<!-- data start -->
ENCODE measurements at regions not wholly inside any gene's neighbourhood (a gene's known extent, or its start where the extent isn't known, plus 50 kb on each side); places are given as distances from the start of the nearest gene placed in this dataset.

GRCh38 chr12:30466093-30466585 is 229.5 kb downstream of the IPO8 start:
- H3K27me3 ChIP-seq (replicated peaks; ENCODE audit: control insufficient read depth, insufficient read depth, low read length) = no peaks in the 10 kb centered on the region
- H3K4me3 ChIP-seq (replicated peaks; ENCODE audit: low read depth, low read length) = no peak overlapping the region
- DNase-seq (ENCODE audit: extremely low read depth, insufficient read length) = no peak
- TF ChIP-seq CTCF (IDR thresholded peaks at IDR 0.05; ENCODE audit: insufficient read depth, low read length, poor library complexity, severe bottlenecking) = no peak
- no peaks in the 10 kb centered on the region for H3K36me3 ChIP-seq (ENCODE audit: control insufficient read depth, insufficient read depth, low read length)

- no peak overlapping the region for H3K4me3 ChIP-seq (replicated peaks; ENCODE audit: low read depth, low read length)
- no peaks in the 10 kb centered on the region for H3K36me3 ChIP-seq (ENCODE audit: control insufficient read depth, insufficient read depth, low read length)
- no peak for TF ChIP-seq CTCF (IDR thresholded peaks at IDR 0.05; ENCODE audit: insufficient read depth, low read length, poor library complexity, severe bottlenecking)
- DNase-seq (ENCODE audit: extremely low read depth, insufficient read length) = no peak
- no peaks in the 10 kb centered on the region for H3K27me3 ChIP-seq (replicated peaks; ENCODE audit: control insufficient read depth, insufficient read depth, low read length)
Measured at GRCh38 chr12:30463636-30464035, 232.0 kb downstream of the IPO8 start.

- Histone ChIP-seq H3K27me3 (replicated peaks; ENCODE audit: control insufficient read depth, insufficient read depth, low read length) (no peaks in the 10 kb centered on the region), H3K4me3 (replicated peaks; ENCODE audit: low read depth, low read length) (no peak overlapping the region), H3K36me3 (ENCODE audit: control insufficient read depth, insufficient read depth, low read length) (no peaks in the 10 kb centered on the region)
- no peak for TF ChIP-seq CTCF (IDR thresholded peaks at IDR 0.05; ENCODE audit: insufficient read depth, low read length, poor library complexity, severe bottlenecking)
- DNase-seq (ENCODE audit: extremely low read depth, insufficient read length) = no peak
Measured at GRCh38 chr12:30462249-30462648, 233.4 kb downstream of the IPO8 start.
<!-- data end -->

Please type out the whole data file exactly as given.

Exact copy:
ENCODE measurements at regions not wholly inside any gene's neighbourhood (a gene's known extent, or its start where the extent isn't known, plus 50 kb on each side); places are given as distances from the start of the nearest gene placed in this dataset.

GRCh38 chr12:30466093-30466585 is 229.5 kb downstream of the IPO8 start:
- H3K27me3 ChIP-seq (replicated peaks; ENCODE audit: control insufficient read depth, insufficient read depth, low read length) = no peaks in the 10 kb centered on the region
- H3K4me3 ChIP-seq (replicated peaks; ENCODE audit: low read depth, low read length) = no peak overlapping the region
- DNase-seq (ENCODE audit: extremely low read depth, insufficient read length) = no peak
- TF ChIP-seq CTCF (IDR thresholded peaks at IDR 0.05; ENCODE audit: insufficient read depth, low read length, poor library complexity, severe bottlenecking) = no peak
- no peaks in the 10 kb centered on the region for H3K36me3 ChIP-seq (ENCODE audit: control insufficient read depth, insufficient read depth, low read length)

- no peak overlapping the region for H3K4me3 ChIP-seq (replicated peaks; ENCODE audit: low read depth, low read length)
- no peaks in the 10 kb centered on the region for H3K36me3 ChIP-seq (ENCODE audit: control insufficient read depth, insufficient read depth, low read length)
- no peak for TF ChIP-seq CTCF (IDR thresholded peaks at IDR 0.05; ENCODE audit: insufficient read depth, low read length, poor library complexity, severe bottlenecking)
- DNase-seq (ENCODE audit: extremely low read depth, insufficient read length) = no peak
- no peaks in the 10 kb centered on the region for H3K27me3 ChIP-seq (replicated peaks; ENCODE audit: control insufficient read depth, insufficient read depth, low read length)
Measured at GRCh38 chr12:30463636-30464035, 232.0 kb downstream of the IPO8 start.

- Histone ChIP-seq H3K27me3 (replicated peaks; ENCODE audit: control insufficient read depth, insufficient read depth, low read length) (no peaks in the 10 kb centered on the region), H3K4me3 (replicated peaks; ENCODE audit: low read depth, low read length) (no peak overlapping the region), H3K36me3 (ENCODE audit: control insufficient read depth, insufficient read depth, low read length) (no peaks in the 10 kb centered on the region)
- no peak for TF ChIP-seq CTCF (IDR thresholded peaks at IDR 0.05; ENCODE audit: insufficient read depth, low read length, poor library complexity, severe bottlenecking)
- DNase-seq (ENCODE audit: extremely low read depth, insufficient read length) = no peak
Measured at GRCh38 chr12:30462249-30462648, 233.4 kb downstream of the IPO8 start.